Written by Jodie Masson on January 27, 2017
The smart way to buy your weekender and keep your friends
It’s that time of year when we all take a break from our stressful jobs, and travel to places more peaceful than our own. We start to reassess our priorities and think about spending more time with our families.
Maybe it’s time to buy a weekender? A place to get away from it all regularly. A home away from home.
But the problem with buying a weekender is that it’s a huge expense – not only the initial acquisition of that beachside property, but also the ongoing maintenance costs and rates (which are usually not tax deductable). In addition, the reality is that it’s unlikely, after the initial “honeymoon period”, that you will use it every weekend and every holiday.
The ongoing maintenance (eg cleaning and lawn mowing) can also be a drain on families who are already time poor – do you really want to be spending your week maintaining and cleaning one house and your weekends maintaining and cleaning a weekender?
It might be time to think about co-ownership.
Co-ownership is essentially owning a property with others. In the context of a weekender or holiday house, it’s a very useful structure as it allows people to pool their money to buy and manage an asset that they may not have otherwise been able to afford. It allows several families to share the burden of ongoing rates and charges, maintenance and cleaning. In most structures, it means that the weekender is used more regularly as people visit less often and tend to value their “allocated time”.
A co-ownership structure is analogous in many ways to a strata scheme (in the sense that it involves many owners working together to make decisions about a jointly owned property). However, whilst a strata scheme sits within a comprehensive legislative framework that governs the relationship between co-owners, a co-ownership structure does not. You need to specially contract to establish the “ground rules” as, unlike strata, there is no specific legislation to save you if things go wrong. It is very important to have a comprehensive co-ownership deed which sets out the legal contract between the various co-owners.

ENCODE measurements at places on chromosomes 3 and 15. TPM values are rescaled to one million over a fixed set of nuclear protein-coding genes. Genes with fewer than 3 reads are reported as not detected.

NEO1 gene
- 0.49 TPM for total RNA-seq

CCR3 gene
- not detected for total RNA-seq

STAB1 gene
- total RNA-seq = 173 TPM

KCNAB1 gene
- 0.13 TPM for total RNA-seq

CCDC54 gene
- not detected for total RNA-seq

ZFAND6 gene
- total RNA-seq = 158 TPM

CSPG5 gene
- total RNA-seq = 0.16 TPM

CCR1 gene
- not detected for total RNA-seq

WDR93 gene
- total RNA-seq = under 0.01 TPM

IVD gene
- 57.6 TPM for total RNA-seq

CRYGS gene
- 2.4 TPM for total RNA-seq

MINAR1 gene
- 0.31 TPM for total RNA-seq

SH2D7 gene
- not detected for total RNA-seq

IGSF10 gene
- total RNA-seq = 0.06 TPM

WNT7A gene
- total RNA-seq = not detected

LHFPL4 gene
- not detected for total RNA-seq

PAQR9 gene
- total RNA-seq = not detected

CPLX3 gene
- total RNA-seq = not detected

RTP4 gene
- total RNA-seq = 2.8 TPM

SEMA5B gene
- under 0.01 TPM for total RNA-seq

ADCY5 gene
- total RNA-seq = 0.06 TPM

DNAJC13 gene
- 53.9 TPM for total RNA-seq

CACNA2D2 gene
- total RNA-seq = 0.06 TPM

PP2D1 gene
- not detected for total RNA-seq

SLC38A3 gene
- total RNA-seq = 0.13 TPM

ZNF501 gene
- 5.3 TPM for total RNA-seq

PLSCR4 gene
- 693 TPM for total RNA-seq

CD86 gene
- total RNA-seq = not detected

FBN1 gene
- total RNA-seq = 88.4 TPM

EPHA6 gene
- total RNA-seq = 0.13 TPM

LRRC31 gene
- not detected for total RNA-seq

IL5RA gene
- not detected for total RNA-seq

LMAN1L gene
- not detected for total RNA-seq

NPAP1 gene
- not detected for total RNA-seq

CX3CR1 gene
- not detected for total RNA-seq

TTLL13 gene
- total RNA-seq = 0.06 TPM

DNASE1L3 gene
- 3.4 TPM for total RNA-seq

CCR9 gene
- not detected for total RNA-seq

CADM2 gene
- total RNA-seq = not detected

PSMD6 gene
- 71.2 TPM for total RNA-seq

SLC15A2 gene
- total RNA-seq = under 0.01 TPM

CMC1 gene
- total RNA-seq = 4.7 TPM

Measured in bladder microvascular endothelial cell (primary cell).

We have set up and worked with several co-ownership structures, both for enormous and complicated commercial properties and for smaller “weekender” style assets. Specialised skills are required to set up a functional and peaceful co-ownership scheme. It pays to get it right from the very beginning.
In the context of a weekender, the co-ownership arrangements that we have seen work well all cover the following key areas:
A co-ownership deed needs to be properly constructed to be enforceable by the original owners, and any subsequent co-owner. It needs to have “running covenant” clauses so that it will always apply to the property, even where one or more owners try to avoid its operation. It needs to be a document that an owner is able to rely on if they need to take legal action, in court if necessary, against a co-owner for a failure to comply with the co-ownership deed.
In a well-managed co-ownership scheme, serious disputes rarely happen as the co-ownership deed articulates the pre-arranged agreement between the owners. It operates in practice like a strata scheme – where meetings are held annually, owners follow the pre-agreed rules and the costs associated with owning and maintaining the property are properly budgeted for and properly shared.
Now…. maybe that weekender is not such a bad idea after all?
Partner, Leisha de Aboitiz and Lawyer, Rachael Bass, recently wrote an article published by the REINSW in relation to recent NSW Government reforms on flammable cladding. Read the article here:
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